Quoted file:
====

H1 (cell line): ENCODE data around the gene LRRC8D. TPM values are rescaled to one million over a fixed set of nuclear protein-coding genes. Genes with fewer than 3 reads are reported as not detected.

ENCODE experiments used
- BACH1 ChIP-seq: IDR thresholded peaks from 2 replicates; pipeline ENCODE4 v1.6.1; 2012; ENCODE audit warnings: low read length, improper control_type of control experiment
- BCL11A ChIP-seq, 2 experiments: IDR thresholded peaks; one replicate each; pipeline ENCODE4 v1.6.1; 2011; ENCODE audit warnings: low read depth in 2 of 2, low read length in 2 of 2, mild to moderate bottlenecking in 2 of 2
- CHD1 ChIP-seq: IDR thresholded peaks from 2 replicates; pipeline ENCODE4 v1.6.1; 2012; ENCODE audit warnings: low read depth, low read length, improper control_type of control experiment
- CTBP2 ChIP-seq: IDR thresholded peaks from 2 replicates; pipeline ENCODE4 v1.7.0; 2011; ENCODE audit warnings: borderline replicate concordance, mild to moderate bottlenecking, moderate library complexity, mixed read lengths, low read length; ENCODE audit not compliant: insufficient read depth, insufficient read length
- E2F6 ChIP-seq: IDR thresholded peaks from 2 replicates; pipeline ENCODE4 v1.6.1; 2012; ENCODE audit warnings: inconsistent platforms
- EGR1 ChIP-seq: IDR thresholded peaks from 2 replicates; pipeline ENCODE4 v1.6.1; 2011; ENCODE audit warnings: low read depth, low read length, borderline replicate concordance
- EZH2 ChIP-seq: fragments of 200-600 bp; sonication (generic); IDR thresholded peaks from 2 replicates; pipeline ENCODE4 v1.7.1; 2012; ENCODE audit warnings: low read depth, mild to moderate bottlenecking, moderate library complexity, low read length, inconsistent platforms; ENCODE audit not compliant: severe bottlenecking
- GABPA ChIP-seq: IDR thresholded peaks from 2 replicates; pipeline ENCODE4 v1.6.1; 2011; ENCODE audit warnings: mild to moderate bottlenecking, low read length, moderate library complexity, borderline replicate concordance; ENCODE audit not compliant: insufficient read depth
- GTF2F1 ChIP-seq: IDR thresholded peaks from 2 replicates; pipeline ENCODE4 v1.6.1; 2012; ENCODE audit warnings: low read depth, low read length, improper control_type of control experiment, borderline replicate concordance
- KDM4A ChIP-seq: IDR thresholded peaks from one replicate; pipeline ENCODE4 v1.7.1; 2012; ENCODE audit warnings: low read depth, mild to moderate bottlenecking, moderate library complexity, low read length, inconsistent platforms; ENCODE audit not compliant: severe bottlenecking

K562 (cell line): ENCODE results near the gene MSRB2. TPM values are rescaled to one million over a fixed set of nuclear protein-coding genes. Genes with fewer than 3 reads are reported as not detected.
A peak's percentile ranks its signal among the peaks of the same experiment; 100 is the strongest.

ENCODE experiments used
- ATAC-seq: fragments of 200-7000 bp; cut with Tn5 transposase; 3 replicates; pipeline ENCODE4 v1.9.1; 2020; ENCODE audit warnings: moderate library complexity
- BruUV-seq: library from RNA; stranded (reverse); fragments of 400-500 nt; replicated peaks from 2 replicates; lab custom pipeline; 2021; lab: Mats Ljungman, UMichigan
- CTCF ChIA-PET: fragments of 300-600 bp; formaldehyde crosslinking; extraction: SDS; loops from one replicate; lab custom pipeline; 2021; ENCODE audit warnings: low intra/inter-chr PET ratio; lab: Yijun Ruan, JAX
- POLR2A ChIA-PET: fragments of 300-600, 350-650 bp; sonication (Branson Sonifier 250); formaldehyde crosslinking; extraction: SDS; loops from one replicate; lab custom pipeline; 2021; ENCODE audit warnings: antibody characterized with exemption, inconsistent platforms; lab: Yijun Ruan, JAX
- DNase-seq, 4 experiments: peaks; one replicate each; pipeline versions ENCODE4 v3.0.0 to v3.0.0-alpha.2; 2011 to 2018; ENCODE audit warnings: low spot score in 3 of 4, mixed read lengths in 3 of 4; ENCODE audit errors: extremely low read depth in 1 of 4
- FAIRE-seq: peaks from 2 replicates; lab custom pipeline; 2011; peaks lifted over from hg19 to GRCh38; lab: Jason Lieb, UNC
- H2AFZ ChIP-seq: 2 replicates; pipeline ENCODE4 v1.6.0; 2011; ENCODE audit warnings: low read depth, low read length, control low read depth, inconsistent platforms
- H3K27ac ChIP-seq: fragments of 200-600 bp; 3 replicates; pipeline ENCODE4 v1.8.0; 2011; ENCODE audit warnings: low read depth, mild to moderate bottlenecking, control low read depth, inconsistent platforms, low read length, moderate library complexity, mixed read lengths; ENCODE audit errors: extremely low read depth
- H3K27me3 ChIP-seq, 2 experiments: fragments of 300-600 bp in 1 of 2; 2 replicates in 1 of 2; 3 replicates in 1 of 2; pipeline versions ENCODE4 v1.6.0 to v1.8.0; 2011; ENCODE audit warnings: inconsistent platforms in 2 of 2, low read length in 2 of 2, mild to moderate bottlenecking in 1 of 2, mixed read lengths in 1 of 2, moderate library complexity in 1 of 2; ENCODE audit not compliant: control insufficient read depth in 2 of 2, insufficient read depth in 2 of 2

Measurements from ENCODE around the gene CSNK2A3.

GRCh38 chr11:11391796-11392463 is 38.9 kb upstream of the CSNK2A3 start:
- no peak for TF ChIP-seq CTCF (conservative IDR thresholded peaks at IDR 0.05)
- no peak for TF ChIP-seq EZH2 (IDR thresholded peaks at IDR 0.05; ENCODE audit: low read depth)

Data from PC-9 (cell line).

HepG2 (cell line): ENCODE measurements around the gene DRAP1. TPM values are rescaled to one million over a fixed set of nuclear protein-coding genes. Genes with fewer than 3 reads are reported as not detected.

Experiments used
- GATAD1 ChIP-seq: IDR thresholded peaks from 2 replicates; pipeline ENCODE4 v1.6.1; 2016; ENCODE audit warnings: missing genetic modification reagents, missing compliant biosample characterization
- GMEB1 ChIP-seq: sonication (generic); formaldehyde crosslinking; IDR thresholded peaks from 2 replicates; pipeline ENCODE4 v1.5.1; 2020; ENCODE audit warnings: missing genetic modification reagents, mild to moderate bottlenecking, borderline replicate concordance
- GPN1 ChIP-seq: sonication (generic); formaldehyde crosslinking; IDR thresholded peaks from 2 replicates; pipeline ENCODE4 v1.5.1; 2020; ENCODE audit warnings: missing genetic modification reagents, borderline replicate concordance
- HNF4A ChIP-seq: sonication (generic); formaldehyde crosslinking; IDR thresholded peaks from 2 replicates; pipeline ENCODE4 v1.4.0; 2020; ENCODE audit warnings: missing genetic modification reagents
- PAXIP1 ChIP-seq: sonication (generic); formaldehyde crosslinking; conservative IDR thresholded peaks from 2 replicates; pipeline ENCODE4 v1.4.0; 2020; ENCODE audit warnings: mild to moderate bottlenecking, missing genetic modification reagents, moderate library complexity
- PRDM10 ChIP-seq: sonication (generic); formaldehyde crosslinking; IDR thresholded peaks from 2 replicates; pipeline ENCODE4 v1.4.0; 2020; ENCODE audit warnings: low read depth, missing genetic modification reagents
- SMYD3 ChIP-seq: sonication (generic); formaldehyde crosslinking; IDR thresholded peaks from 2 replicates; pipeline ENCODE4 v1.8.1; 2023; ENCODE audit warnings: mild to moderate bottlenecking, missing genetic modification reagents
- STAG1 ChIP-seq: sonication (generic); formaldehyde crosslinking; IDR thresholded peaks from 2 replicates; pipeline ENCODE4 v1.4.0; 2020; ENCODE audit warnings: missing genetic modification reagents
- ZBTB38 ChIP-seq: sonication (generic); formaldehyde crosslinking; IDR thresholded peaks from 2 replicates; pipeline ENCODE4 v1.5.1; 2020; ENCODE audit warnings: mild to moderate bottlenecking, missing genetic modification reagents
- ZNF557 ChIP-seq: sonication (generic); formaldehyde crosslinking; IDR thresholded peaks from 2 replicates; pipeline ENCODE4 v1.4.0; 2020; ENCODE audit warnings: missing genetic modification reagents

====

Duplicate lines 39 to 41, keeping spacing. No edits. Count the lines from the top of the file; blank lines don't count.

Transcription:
- STAG1 ChIP-seq: sonication (generic); formaldehyde crosslinking; IDR thresholded peaks from 2 replicates; pipeline ENCODE4 v1.4.0; 2020; ENCODE audit warnings: missing genetic modification reagents
- ZBTB38 ChIP-seq: sonication (generic); formaldehyde crosslinking; IDR thresholded peaks from 2 replicates; pipeline ENCODE4 v1.5.1; 2020; ENCODE audit warnings: mild to moderate bottlenecking, missing genetic modification reagents
- ZNF557 ChIP-seq: sonication (generic); formaldehyde crosslinking; IDR thresholded peaks from 2 replicates; pipeline ENCODE4 v1.4.0; 2020; ENCODE audit warnings: missing genetic modification reagents